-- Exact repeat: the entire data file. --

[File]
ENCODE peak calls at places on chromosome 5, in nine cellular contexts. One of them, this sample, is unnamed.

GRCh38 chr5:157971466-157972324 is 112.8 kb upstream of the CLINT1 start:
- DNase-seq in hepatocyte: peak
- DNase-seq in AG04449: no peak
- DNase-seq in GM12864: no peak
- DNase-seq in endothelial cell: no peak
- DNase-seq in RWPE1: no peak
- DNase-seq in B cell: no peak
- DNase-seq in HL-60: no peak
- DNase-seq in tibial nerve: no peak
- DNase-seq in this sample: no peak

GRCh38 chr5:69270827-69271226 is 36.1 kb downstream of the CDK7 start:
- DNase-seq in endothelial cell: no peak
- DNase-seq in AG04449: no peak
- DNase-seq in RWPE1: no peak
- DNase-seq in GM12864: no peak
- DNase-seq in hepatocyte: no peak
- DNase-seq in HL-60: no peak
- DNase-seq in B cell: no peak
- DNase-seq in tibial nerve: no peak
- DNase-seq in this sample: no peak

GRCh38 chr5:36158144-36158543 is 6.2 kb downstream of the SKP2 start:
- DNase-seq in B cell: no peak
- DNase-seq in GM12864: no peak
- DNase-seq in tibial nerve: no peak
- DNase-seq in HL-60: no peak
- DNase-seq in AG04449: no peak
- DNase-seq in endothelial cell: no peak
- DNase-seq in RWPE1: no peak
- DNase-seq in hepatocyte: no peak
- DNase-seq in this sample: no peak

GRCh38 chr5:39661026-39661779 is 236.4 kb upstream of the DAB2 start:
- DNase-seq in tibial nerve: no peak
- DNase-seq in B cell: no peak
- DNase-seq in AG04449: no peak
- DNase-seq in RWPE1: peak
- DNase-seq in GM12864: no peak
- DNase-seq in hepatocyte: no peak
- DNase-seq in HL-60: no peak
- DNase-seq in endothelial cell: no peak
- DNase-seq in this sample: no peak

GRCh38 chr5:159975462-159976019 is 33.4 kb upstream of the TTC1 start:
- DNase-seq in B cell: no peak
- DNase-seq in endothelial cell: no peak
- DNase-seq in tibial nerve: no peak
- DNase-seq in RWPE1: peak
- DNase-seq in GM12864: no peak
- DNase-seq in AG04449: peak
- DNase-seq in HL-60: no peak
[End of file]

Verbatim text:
ENCODE peak calls at places on chromosome 5, in nine cellular contexts. One of them, this sample, is unnamed.

GRCh38 chr5:157971466-157972324 is 112.8 kb upstream of the CLINT1 start:
- DNase-seq in hepatocyte: peak
- DNase-seq in AG04449: no peak
- DNase-seq in GM12864: no peak
- DNase-seq in endothelial cell: no peak
- DNase-seq in RWPE1: no peak
- DNase-seq in B cell: no peak
- DNase-seq in HL-60: no peak
- DNase-seq in tibial nerve: no peak
- DNase-seq in this sample: no peak

GRCh38 chr5:69270827-69271226 is 36.1 kb downstream of the CDK7 start:
- DNase-seq in endothelial cell: no peak
- DNase-seq in AG04449: no peak
- DNase-seq in RWPE1: no peak
- DNase-seq in GM12864: no peak
- DNase-seq in hepatocyte: no peak
- DNase-seq in HL-60: no peak
- DNase-seq in B cell: no peak
- DNase-seq in tibial nerve: no peak
- DNase-seq in this sample: no peak

GRCh38 chr5:36158144-36158543 is 6.2 kb downstream of the SKP2 start:
- DNase-seq in B cell: no peak
- DNase-seq in GM12864: no peak
- DNase-seq in tibial nerve: no peak
- DNase-seq in HL-60: no peak
- DNase-seq in AG04449: no peak
- DNase-seq in endothelial cell: no peak
- DNase-seq in RWPE1: no peak
- DNase-seq in hepatocyte: no peak
- DNase-seq in this sample: no peak

GRCh38 chr5:39661026-39661779 is 236.4 kb upstream of the DAB2 start:
- DNase-seq in tibial nerve: no peak
- DNase-seq in B cell: no peak
- DNase-seq in AG04449: no peak
- DNase-seq in RWPE1: peak
- DNase-seq in GM12864: no peak
- DNase-seq in hepatocyte: no peak
- DNase-seq in HL-60: no peak
- DNase-seq in endothelial cell: no peak
- DNase-seq in this sample: no peak

GRCh38 chr5:159975462-159976019 is 33.4 kb upstream of the TTC1 start:
- DNase-seq in B cell: no peak
- DNase-seq in endothelial cell: no peak
- DNase-seq in tibial nerve: no peak
- DNase-seq in RWPE1: peak
- DNase-seq in GM12864: no peak
- DNase-seq in AG04449: peak
- DNase-seq in HL-60: no peak